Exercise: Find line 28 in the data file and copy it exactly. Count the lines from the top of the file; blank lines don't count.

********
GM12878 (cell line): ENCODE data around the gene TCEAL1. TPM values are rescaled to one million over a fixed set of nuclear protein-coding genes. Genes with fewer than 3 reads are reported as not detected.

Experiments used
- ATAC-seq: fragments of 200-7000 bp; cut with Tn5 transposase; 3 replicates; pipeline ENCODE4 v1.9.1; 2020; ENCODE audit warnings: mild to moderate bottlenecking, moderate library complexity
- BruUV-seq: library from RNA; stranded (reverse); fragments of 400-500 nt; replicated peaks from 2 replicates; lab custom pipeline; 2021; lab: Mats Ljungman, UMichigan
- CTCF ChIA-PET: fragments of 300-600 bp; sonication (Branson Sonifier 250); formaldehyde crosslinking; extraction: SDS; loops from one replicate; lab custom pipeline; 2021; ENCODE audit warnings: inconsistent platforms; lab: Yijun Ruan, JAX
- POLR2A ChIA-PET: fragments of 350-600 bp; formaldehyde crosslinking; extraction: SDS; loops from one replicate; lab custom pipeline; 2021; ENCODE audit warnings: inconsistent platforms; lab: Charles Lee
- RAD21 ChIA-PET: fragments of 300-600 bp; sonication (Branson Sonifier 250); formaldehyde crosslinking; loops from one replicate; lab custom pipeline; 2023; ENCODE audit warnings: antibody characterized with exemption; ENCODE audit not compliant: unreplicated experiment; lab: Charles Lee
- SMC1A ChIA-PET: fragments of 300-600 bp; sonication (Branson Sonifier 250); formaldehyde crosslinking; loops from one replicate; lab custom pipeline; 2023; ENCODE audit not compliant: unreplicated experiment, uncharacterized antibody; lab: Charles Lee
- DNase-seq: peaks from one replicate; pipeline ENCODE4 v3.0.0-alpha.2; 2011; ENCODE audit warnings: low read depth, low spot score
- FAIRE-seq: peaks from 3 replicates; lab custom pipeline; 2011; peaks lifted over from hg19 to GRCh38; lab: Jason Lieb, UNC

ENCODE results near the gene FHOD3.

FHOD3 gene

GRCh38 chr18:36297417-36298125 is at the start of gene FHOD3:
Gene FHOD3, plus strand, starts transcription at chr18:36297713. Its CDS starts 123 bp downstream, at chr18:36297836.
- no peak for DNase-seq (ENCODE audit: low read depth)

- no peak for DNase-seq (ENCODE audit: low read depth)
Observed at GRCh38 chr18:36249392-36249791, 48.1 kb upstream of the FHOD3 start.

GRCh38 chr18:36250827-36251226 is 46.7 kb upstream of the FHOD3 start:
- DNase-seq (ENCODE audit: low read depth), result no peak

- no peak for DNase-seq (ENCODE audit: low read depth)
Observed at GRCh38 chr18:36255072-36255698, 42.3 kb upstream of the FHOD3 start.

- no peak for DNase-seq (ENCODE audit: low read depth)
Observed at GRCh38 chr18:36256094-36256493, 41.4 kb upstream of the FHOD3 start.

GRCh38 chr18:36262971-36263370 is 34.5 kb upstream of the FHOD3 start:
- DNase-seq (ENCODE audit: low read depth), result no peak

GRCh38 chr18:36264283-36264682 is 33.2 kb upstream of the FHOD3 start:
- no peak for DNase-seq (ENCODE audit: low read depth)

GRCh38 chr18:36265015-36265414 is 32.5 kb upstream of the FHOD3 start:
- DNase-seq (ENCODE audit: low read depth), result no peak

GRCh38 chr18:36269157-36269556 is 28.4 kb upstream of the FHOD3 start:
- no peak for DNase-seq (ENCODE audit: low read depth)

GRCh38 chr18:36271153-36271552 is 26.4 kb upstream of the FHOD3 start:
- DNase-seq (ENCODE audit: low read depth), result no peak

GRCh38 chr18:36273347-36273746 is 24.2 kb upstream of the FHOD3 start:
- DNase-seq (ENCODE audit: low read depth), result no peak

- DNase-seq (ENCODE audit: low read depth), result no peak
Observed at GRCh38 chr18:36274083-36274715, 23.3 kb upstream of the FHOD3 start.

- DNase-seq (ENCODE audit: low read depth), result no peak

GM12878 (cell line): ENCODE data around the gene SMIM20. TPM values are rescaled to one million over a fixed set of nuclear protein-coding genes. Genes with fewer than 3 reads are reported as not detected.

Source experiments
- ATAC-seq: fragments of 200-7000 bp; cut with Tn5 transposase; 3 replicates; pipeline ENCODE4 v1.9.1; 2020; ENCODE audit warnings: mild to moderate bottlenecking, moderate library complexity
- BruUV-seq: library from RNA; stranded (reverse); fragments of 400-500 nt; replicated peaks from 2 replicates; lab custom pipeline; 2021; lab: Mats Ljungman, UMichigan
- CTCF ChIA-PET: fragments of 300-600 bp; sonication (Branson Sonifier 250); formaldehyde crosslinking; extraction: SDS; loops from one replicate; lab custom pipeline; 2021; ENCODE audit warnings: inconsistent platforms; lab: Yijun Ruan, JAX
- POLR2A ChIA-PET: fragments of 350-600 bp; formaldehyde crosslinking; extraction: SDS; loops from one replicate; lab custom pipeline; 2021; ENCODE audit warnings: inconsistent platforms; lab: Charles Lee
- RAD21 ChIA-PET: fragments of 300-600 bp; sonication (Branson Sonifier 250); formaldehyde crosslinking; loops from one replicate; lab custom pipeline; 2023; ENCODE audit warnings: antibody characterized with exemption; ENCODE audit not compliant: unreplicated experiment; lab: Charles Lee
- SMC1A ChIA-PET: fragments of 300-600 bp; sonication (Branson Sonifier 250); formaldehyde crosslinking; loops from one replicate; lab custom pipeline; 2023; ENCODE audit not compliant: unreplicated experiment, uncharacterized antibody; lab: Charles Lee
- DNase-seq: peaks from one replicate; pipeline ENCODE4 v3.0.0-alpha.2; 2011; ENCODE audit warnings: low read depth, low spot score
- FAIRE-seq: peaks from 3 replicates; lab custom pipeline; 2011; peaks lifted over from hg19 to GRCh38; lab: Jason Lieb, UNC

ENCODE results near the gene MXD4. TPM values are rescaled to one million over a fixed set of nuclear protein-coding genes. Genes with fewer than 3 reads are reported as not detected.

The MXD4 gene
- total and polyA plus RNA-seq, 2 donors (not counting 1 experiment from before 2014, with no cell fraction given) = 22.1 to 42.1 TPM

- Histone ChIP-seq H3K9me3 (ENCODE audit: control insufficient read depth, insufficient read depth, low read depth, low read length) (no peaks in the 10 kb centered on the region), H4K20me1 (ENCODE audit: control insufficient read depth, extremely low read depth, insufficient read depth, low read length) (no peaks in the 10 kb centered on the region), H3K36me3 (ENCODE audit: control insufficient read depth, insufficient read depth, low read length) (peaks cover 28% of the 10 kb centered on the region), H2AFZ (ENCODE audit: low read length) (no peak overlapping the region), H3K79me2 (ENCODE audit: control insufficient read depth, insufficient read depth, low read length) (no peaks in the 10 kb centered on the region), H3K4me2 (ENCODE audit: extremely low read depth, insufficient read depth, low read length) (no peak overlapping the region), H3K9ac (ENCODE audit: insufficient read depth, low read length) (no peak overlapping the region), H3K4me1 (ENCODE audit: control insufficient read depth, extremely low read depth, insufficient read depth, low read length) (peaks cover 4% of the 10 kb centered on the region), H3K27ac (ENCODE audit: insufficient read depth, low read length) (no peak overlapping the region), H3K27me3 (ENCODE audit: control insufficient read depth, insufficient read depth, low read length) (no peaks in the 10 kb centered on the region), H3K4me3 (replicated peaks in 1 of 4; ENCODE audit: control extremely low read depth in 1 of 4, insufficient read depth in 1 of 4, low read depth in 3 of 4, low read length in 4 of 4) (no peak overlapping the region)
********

GRCh38 chr18:36265015-36265414 is 32.5 kb upstream of the FHOD3 start: